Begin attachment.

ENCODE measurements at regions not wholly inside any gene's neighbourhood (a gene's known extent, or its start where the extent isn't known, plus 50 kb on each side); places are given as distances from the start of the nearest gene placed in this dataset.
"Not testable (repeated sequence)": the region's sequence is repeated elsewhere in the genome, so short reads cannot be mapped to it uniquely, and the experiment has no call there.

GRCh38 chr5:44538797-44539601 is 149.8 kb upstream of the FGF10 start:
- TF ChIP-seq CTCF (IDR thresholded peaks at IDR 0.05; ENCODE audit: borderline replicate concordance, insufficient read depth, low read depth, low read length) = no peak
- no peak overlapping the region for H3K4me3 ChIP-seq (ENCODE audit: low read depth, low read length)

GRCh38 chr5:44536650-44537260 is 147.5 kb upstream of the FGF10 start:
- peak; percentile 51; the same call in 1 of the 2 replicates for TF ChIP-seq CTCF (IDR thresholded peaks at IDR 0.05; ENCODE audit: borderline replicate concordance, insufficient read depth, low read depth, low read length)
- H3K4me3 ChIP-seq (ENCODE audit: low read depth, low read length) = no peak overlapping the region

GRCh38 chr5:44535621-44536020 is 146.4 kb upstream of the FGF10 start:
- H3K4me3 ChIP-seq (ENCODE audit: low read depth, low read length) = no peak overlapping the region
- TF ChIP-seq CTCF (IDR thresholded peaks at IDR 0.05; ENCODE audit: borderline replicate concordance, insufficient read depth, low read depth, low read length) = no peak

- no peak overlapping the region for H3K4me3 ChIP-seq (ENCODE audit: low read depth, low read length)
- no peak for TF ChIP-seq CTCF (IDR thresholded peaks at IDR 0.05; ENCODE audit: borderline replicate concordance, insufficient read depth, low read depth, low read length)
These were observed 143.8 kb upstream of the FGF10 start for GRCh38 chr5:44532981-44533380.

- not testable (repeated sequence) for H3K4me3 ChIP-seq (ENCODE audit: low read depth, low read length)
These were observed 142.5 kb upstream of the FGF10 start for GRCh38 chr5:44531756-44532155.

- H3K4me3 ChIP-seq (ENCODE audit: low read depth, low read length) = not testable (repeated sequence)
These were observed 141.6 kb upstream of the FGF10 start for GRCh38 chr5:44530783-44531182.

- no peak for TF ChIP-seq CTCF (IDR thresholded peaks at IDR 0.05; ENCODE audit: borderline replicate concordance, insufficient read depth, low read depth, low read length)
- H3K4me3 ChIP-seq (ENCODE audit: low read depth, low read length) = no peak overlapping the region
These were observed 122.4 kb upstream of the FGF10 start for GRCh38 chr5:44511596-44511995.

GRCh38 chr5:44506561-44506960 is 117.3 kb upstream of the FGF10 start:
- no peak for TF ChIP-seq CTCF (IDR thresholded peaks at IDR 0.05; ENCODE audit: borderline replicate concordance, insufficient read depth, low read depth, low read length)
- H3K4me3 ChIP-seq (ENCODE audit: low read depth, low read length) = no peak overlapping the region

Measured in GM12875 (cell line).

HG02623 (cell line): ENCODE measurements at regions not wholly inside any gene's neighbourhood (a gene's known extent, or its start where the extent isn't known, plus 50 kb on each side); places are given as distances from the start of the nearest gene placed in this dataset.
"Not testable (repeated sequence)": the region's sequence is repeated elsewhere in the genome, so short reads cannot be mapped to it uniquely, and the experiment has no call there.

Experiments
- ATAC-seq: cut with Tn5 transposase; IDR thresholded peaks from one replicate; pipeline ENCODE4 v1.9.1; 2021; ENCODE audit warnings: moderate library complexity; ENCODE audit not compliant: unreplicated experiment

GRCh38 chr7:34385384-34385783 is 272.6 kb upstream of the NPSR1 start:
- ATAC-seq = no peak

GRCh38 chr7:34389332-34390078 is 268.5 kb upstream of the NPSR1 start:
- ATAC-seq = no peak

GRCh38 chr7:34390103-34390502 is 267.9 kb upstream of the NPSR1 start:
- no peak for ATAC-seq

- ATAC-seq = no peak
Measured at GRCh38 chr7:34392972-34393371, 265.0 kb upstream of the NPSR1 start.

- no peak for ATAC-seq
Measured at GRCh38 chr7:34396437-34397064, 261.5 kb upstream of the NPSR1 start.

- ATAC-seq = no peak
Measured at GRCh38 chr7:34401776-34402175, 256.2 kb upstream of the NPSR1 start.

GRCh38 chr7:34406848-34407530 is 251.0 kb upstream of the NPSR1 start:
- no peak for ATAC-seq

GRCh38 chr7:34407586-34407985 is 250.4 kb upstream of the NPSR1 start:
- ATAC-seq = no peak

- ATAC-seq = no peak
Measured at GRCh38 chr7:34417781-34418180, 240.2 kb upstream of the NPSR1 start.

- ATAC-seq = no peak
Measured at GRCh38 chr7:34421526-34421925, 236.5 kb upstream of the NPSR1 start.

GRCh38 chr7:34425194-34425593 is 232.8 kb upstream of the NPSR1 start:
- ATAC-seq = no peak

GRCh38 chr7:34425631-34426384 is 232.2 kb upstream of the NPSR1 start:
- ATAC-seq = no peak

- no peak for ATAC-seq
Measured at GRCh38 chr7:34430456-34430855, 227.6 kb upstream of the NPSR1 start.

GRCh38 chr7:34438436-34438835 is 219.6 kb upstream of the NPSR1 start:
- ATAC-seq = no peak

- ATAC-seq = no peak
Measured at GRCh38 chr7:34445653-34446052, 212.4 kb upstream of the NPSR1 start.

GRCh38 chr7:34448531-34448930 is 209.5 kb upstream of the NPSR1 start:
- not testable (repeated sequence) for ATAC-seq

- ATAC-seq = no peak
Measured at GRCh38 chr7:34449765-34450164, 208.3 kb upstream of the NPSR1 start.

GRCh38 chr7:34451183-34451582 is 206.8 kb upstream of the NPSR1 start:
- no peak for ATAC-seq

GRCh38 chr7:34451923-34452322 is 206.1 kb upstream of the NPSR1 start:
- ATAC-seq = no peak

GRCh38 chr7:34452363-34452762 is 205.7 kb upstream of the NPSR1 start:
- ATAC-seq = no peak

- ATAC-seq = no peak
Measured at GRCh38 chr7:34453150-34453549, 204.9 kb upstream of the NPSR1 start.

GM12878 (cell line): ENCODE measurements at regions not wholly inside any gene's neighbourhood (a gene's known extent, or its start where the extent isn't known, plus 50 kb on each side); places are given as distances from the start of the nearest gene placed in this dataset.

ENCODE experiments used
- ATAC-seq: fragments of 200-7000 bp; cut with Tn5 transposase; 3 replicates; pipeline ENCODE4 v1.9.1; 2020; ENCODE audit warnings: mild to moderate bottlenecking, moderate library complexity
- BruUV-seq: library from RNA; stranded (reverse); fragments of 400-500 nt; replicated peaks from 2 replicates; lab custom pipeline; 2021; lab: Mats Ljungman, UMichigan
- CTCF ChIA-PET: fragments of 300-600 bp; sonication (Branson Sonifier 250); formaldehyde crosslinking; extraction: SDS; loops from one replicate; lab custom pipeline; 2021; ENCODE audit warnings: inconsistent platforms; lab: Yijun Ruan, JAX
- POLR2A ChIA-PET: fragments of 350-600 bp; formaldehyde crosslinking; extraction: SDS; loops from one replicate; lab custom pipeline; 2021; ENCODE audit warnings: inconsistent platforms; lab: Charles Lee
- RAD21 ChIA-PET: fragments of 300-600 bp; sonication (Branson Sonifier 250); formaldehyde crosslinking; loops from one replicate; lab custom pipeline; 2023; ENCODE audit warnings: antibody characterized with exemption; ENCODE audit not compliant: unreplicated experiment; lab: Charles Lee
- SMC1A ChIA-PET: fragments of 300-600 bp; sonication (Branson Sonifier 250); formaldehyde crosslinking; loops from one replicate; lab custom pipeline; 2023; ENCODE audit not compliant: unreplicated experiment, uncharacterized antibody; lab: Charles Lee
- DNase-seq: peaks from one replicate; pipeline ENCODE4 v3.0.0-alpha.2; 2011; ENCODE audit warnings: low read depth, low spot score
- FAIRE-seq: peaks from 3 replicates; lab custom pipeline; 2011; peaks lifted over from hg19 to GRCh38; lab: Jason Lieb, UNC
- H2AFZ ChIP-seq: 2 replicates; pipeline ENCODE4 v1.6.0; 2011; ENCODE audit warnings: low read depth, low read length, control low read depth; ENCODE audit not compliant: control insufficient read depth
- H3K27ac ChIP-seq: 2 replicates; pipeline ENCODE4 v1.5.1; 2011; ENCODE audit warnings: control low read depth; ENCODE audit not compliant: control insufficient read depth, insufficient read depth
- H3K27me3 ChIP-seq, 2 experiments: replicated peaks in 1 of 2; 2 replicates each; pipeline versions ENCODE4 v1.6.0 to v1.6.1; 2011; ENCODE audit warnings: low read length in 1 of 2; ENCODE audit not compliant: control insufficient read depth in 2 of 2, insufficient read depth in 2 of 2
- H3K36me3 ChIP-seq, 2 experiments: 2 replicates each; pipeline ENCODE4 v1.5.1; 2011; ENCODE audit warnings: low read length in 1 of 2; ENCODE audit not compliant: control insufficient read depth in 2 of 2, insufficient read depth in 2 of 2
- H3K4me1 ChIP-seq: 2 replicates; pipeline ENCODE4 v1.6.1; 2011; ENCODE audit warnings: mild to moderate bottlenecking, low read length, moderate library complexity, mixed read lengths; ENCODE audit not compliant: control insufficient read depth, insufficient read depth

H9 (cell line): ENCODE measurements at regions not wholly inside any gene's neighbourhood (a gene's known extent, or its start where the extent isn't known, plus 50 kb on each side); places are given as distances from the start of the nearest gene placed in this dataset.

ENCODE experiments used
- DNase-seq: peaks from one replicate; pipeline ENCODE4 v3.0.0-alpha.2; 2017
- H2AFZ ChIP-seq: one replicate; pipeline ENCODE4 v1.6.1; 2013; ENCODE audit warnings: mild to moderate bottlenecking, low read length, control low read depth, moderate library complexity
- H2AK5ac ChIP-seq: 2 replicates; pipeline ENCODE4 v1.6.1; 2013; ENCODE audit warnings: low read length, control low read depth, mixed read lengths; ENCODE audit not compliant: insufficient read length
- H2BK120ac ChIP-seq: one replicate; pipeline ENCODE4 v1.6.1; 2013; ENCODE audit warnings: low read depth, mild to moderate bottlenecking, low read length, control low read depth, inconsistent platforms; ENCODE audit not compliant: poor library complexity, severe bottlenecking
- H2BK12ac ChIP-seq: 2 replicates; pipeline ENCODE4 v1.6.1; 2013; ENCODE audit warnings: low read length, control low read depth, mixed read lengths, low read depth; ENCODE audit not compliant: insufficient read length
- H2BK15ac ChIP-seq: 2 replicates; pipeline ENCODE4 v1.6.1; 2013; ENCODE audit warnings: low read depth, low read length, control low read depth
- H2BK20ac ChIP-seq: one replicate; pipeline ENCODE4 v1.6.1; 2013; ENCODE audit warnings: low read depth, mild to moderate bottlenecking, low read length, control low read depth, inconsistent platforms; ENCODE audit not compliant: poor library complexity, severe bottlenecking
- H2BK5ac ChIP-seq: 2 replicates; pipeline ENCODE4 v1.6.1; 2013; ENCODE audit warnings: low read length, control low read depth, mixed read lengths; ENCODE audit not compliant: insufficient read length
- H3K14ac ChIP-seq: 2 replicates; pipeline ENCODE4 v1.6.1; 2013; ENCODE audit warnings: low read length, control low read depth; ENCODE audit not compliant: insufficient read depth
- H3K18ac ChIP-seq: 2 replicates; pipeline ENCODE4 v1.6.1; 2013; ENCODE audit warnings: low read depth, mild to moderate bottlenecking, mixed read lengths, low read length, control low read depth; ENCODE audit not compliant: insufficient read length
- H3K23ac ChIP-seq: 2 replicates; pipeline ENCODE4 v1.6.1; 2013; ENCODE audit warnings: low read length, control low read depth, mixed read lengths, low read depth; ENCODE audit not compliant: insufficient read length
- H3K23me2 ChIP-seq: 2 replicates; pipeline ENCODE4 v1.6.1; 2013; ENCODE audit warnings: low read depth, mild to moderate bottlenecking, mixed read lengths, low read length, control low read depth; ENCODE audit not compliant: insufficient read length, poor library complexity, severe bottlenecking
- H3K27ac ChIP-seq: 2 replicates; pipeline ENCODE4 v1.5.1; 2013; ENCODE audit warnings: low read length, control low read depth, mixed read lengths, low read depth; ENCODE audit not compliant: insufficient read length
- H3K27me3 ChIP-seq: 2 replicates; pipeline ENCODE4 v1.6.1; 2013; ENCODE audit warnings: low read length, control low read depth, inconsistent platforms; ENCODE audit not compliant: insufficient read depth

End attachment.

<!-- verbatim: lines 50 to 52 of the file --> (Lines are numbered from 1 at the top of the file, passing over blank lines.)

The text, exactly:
GRCh38 chr7:34425194-34425593 is 232.8 kb upstream of the NPSR1 start:
- ATAC-seq = no peak

GRCh38 chr7:34425631-34426384 is 232.2 kb upstream of the NPSR1 start: